All Saints’ Day or Solemnity of All Saints or The Feast of All Saints or All Hallows is a day to pay tribute to all Saints, renowned or not. This is a day of solemnity which is especially significant for it pays tribute to even those Saints who do not have a special day of Feast marked in their honor. The solemnity is celebrated on November 1 as per the traditions of the Catholic Church.
In Eastern Catholicism however, the day is observed on the first Sunday after Pentecost. Christians strongly believe that there is a strong prayerful spiritual bonding between the souls in heaven and those living on earth. According to the Catholic theology, this is the day to commemorate all the souls who have been blessed to attain the beatific vision in Heaven. Catholic Churches and some other Anglican Churches observe the next day in memory of those souls who have departed but have not yet been purified and as such not reached heaven.
- According to some historians, the concept of All Saints’ Day dates back to the fourth century when the Greek Christians observed a festival on the first Sunday after Pentecost to honor all martyrs and saints. It is believed that at that time the feast was observed sometime in late May or Early June.
- Some other historians opine that although “All Martyrs’ Day” was commemorated since the early days of about 270 CE no specific month or date of celebration has been found in the records.
- The scope of All Martyrs’ Day was widened to include All Saints, martyrs or not, during the era of the Byzantine Emperor, Leo VI “the Wise”. When Emperor Leo’s wife Empress Theophano, who was a devout person, departed from her worldly abode, her loving husband wanted to build a church and dedicate it to her. But he was forbidden to do so. He then decided to dedicate the Church so built to “All Saints”. He believed that his wife being a righteous soul would also be honored every time the feast was celebrated.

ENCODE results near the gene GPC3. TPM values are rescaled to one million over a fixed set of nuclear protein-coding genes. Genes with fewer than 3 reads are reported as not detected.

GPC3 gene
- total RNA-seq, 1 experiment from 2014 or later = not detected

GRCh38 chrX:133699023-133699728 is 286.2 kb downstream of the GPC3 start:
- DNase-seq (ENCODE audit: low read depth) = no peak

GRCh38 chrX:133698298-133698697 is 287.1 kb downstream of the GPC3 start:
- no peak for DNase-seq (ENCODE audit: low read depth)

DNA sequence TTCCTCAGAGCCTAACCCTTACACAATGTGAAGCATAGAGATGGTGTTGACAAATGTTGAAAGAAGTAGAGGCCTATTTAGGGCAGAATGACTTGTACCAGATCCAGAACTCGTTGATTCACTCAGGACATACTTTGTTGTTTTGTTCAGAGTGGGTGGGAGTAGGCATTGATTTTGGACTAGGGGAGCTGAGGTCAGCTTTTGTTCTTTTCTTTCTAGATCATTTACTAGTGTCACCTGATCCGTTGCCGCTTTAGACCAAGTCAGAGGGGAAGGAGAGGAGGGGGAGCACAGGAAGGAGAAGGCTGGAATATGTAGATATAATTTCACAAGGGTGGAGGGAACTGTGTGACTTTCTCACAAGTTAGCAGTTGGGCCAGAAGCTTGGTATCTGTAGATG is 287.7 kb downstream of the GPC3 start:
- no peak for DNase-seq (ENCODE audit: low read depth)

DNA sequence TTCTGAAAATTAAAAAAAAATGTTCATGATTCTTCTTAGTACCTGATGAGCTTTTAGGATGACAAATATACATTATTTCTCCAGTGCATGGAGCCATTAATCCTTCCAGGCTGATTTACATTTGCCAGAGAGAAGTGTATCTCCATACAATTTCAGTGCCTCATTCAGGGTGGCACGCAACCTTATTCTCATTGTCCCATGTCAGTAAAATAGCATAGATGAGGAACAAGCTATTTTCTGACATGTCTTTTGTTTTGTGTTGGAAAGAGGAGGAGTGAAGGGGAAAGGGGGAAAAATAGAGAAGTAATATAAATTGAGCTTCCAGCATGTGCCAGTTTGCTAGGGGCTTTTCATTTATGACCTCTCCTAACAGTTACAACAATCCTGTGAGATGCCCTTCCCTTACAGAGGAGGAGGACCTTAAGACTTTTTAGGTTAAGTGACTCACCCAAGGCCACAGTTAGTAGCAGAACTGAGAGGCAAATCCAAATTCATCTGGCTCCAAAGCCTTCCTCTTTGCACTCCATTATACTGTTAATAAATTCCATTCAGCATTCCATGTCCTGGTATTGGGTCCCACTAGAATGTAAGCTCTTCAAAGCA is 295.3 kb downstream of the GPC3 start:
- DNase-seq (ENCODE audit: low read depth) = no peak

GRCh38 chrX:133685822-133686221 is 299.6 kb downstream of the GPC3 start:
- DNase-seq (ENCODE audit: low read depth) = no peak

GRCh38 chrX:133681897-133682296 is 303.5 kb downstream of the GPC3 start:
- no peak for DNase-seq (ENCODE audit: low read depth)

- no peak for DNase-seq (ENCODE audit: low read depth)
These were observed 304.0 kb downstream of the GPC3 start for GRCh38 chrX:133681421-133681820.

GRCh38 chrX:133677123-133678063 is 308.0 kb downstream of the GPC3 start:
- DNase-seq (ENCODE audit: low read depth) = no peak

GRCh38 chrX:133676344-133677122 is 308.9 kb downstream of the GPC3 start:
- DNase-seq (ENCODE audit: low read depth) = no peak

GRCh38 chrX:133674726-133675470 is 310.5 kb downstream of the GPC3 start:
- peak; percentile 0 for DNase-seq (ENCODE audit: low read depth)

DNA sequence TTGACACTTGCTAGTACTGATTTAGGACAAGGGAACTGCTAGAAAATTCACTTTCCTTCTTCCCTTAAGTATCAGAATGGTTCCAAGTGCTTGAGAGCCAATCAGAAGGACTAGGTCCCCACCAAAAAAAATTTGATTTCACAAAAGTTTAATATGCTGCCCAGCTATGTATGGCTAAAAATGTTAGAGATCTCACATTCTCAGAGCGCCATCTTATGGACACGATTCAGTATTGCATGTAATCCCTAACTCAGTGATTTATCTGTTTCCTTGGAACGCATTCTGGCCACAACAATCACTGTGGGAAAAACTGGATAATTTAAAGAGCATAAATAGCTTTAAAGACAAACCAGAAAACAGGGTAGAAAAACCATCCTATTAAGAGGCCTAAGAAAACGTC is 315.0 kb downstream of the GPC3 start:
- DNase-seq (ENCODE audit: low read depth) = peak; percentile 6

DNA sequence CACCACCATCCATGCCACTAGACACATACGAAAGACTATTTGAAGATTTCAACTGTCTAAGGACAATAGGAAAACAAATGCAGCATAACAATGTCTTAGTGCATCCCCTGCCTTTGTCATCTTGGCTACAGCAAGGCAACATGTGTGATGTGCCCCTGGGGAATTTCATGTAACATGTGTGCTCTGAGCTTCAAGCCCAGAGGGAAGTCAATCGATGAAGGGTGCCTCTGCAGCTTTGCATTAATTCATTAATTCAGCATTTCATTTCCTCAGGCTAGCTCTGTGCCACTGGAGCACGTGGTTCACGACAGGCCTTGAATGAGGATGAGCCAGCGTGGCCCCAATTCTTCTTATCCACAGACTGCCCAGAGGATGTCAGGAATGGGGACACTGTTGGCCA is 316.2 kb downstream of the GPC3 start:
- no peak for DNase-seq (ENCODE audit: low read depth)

- In 837 CE it was Pope Gregory IV who made All Saints’ Day an authorized holiday. It is believed that he chose November 1 as the date of such commemoration so as to supplant the Pagan Festival of the Dead known as Samhain.
Public Life in United States:
In the United States, this is not considered to be a federal holiday, as such businesses and organizations operate according to their regular schedule. The same is applicable in case of public transportation that runs as per schedule on this day.
- All Saints’ Day is observed by Christians in most parts of the United States. It is celebrated with special fervor in places where there is a relatively large Roman Catholic population. Many American communities, especially Latin American communities, club the observances of All Saints’ Day on November 1 with that of All Souls’ Day that is observed on November 2. Together these become part of the celebrations of the Day of the Dead, which is also known as Día de los Muertos.
- In New Orleans there prevails a custom to gather in local cemeteries and decorate the graves with flowers.
- In Louisiana, there is a huge population of Americans who have French Canadian descent, especially around Sr. Martinsville. As such, traditional French customs are adhered to on the occasion in this region. People decorate all graves at cemeteries with wreaths and flowers – even the most obscure of the graves are adorned. As the night falls, people light candles near the graves.
The United Methodist Church observes All Saints’ Day on the first Sunday of the month of November. In this observance, the members of the local church gather to remember the deceased members of the church. A candle is lit in each of their names and the names are called out. This is followed by a prayer that is offered for each of those departed souls.
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